A functional resume has following characteristics:
The applicant describes experience first.
The use of action verbs and specific facts enhances this resume's effectiveness.
The applicant's sketchy work history is described but not emphasized.
The Targeted Resume This kind of organizational plan shows how you qualify for a specific job i.e. what you can do for a particular employer in a particular position. It is best suited for those who have a clear idea of what they want to do and who can demonstrate their ability in the targeted area. List related capabilities and achievements which provide evidence of your capabilities immediately after stating your career objective. List your work experience and education in subordinate sections.
The Creative Resume It is used when applying for creative positions in advertising or entertainment. You can demonstrate your creativity by using elaborate sentence structure, attractive layout, decoration, colour, method of folding, or drastically different writing. It is best suited for people who have an artistic and imaginative temperament.
ESSENTIAL FEATURES OF A GOOD RESUME
No matter which layout you choose for your resume, you can write an "effective" resume only if you keep in mind your target audience (i.e. the prospective employer) and the specific job requirements. A good resume should have the following characteristics:
Your resume should not be too lengthy. It should be concise and relevant. One-page long is ideal.
It should not be sketchy. It should contain all necessary information required for a proper evaluation of the applicant.
Your career goals and job preferences should be apparent from the career objective that you state at the very outset of your resume.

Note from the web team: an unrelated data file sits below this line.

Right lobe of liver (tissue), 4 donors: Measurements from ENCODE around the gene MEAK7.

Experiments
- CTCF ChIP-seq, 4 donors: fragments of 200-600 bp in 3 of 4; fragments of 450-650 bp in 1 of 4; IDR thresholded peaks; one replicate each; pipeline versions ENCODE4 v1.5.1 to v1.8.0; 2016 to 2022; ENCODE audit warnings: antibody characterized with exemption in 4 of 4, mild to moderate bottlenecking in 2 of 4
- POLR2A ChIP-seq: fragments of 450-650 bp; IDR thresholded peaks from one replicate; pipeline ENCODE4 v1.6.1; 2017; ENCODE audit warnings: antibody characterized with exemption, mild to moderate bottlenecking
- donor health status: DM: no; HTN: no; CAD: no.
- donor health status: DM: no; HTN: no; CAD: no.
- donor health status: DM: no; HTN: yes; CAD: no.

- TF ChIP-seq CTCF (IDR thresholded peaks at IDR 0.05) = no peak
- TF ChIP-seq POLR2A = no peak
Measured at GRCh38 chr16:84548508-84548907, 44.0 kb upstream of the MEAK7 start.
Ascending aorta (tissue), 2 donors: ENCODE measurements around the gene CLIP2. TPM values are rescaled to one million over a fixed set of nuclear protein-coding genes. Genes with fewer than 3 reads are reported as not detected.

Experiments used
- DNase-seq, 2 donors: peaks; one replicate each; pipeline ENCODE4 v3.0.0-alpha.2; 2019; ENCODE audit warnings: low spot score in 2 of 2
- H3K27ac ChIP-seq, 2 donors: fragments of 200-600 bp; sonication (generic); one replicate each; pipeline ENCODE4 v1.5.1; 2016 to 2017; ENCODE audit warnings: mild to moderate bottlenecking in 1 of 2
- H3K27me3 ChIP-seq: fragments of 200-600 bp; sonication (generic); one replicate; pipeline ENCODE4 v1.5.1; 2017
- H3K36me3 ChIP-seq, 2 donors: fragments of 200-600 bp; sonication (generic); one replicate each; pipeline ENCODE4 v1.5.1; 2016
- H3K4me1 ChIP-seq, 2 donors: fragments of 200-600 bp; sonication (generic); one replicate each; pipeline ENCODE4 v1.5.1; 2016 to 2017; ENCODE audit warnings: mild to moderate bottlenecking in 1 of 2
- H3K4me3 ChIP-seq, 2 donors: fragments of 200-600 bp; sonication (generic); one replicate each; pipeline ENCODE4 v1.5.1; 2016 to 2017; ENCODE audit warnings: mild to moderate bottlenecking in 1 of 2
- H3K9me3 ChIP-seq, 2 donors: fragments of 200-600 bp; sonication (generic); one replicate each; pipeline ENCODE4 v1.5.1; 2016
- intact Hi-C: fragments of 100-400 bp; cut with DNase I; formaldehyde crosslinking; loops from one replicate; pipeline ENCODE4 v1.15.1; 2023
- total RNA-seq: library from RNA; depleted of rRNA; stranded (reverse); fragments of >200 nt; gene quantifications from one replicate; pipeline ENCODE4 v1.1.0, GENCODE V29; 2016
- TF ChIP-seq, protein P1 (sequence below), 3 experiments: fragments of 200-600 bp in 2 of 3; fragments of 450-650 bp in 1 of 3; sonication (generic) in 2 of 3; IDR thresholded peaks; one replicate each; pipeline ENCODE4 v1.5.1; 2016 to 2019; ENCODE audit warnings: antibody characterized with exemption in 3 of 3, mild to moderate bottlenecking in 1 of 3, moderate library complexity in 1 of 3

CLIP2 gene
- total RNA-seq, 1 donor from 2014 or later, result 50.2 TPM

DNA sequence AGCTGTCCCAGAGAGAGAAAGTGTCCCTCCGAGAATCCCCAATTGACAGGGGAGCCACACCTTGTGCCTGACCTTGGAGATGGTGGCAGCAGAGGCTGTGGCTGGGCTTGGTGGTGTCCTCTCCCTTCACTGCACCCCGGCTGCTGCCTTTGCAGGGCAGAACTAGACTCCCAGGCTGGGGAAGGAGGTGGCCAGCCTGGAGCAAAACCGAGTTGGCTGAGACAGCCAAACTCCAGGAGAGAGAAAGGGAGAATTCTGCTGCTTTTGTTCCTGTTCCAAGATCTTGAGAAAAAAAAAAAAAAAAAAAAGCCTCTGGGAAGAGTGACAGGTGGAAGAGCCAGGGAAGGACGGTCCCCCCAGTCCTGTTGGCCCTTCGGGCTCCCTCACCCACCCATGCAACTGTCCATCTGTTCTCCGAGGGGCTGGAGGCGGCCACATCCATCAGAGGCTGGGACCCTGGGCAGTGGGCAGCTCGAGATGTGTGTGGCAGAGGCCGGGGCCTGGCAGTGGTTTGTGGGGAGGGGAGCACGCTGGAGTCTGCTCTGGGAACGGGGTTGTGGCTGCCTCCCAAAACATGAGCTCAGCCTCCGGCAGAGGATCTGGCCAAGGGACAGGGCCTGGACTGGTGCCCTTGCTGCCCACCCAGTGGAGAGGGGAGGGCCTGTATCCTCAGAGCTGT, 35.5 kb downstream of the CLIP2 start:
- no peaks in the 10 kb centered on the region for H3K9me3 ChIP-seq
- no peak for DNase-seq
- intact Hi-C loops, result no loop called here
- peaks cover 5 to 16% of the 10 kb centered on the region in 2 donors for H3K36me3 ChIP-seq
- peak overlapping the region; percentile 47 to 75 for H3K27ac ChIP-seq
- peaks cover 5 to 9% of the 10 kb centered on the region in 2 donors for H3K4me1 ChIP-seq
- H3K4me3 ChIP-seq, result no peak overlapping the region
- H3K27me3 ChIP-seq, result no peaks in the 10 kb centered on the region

Your resume should be visually appealing. Leave proper margins and enough "white space". Use proper indentions and underlining. Use good quality paper and print. Your resume should be legible.
The language you use should be simple and easy to understand. Use sentences beginning with action words instead of writing in long, convoluted sentences. Verbose and flashy resumes are ineffective and are often rejected even before being read.
Be careful with grammar. A resume that is replete with spelling and grammatical errors will create a bad impression and the reader will conclude that the applicant does not possess good verbal/language skills. Remember, having good communication skills is an important qualification by itself.
Your resume should present a realistic picture of your skills and achievements. It should not come across as too professional or polished, else it will appear superficial.
Give factual evidence in support of your claims with regard to your academic and professional credentials. Do not be boastful. Be sincere.
Do not include wrong or baseless information in your resume as it would expose your amateurism and reveal your poor understanding of the business world or of the particular industry.